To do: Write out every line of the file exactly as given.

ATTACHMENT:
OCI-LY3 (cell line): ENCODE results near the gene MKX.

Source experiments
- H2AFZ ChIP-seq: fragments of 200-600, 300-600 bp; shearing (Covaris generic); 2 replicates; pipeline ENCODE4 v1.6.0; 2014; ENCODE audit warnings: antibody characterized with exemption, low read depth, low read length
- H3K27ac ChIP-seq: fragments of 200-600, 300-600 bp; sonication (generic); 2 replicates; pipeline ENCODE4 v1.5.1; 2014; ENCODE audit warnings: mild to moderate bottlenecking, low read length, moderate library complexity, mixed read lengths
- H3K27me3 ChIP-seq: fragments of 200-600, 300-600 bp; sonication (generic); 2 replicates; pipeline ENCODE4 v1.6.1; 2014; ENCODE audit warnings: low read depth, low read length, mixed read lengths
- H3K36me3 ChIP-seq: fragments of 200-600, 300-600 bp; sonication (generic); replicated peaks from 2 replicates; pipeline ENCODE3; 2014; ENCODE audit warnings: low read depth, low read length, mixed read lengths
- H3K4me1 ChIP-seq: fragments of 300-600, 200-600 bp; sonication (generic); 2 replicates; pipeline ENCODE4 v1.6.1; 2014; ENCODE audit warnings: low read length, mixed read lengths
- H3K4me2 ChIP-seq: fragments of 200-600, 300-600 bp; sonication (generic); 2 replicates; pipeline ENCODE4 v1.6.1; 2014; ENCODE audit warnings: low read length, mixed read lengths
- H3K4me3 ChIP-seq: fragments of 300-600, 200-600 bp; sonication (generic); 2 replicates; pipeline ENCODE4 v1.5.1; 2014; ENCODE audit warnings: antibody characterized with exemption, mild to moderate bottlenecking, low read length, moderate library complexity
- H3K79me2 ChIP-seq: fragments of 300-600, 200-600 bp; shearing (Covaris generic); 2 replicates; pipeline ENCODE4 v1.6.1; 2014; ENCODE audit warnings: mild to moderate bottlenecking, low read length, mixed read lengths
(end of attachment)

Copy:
OCI-LY3 (cell line): ENCODE results near the gene MKX.

Source experiments
- H2AFZ ChIP-seq: fragments of 200-600, 300-600 bp; shearing (Covaris generic); 2 replicates; pipeline ENCODE4 v1.6.0; 2014; ENCODE audit warnings: antibody characterized with exemption, low read depth, low read length
- H3K27ac ChIP-seq: fragments of 200-600, 300-600 bp; sonication (generic); 2 replicates; pipeline ENCODE4 v1.5.1; 2014; ENCODE audit warnings: mild to moderate bottlenecking, low read length, moderate library complexity, mixed read lengths
- H3K27me3 ChIP-seq: fragments of 200-600, 300-600 bp; sonication (generic); 2 replicates; pipeline ENCODE4 v1.6.1; 2014; ENCODE audit warnings: low read depth, low read length, mixed read lengths
- H3K36me3 ChIP-seq: fragments of 200-600, 300-600 bp; sonication (generic); replicated peaks from 2 replicates; pipeline ENCODE3; 2014; ENCODE audit warnings: low read depth, low read length, mixed read lengths
- H3K4me1 ChIP-seq: fragments of 300-600, 200-600 bp; sonication (generic); 2 replicates; pipeline ENCODE4 v1.6.1; 2014; ENCODE audit warnings: low read length, mixed read lengths
- H3K4me2 ChIP-seq: fragments of 200-600, 300-600 bp; sonication (generic); 2 replicates; pipeline ENCODE4 v1.6.1; 2014; ENCODE audit warnings: low read length, mixed read lengths
- H3K4me3 ChIP-seq: fragments of 300-600, 200-600 bp; sonication (generic); 2 replicates; pipeline ENCODE4 v1.5.1; 2014; ENCODE audit warnings: antibody characterized with exemption, mild to moderate bottlenecking, low read length, moderate library complexity
- H3K79me2 ChIP-seq: fragments of 300-600, 200-600 bp; shearing (Covaris generic); 2 replicates; pipeline ENCODE4 v1.6.1; 2014; ENCODE audit warnings: mild to moderate bottlenecking, low read length, mixed read lengths